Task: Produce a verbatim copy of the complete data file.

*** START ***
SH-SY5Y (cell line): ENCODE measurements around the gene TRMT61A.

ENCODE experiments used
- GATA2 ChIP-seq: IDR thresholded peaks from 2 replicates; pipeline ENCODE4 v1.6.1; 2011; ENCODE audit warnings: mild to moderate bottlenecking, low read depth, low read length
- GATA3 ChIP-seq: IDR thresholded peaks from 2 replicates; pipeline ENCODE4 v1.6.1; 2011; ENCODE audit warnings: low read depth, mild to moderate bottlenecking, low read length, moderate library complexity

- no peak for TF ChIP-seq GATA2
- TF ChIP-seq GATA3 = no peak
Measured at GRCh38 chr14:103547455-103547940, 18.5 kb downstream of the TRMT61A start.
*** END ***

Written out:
SH-SY5Y (cell line): ENCODE measurements around the gene TRMT61A.

ENCODE experiments used
- GATA2 ChIP-seq: IDR thresholded peaks from 2 replicates; pipeline ENCODE4 v1.6.1; 2011; ENCODE audit warnings: mild to moderate bottlenecking, low read depth, low read length
- GATA3 ChIP-seq: IDR thresholded peaks from 2 replicates; pipeline ENCODE4 v1.6.1; 2011; ENCODE audit warnings: low read depth, mild to moderate bottlenecking, low read length, moderate library complexity

- no peak for TF ChIP-seq GATA2
- TF ChIP-seq GATA3 = no peak
Measured at GRCh38 chr14:103547455-103547940, 18.5 kb downstream of the TRMT61A start.